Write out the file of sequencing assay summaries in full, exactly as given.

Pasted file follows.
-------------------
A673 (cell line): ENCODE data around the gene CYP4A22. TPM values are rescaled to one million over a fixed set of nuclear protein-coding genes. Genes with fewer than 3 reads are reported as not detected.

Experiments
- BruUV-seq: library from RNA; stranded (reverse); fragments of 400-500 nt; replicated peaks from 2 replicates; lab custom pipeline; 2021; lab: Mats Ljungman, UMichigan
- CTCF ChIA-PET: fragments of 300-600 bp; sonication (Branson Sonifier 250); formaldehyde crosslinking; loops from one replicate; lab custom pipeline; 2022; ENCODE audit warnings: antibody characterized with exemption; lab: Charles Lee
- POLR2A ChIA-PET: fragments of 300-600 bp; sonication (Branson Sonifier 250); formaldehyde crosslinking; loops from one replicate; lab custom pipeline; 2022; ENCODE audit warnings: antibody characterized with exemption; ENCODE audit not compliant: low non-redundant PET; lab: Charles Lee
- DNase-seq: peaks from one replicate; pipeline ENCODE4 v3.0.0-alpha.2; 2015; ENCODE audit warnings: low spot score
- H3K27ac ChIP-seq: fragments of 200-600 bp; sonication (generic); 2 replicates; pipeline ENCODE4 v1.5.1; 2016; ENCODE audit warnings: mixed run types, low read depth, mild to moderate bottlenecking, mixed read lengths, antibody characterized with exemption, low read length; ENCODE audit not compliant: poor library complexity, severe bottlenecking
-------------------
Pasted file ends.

A673 (cell line): ENCODE data around the gene CYP4A22. TPM values are rescaled to one million over a fixed set of nuclear protein-coding genes. Genes with fewer than 3 reads are reported as not detected.

Experiments
- BruUV-seq: library from RNA; stranded (reverse); fragments of 400-500 nt; replicated peaks from 2 replicates; lab custom pipeline; 2021; lab: Mats Ljungman, UMichigan
- CTCF ChIA-PET: fragments of 300-600 bp; sonication (Branson Sonifier 250); formaldehyde crosslinking; loops from one replicate; lab custom pipeline; 2022; ENCODE audit warnings: antibody characterized with exemption; lab: Charles Lee
- POLR2A ChIA-PET: fragments of 300-600 bp; sonication (Branson Sonifier 250); formaldehyde crosslinking; loops from one replicate; lab custom pipeline; 2022; ENCODE audit warnings: antibody characterized with exemption; ENCODE audit not compliant: low non-redundant PET; lab: Charles Lee
- DNase-seq: peaks from one replicate; pipeline ENCODE4 v3.0.0-alpha.2; 2015; ENCODE audit warnings: low spot score
- H3K27ac ChIP-seq: fragments of 200-600 bp; sonication (generic); 2 replicates; pipeline ENCODE4 v1.5.1; 2016; ENCODE audit warnings: mixed run types, low read depth, mild to moderate bottlenecking, mixed read lengths, antibody characterized with exemption, low read length; ENCODE audit not compliant: poor library complexity, severe bottlenecking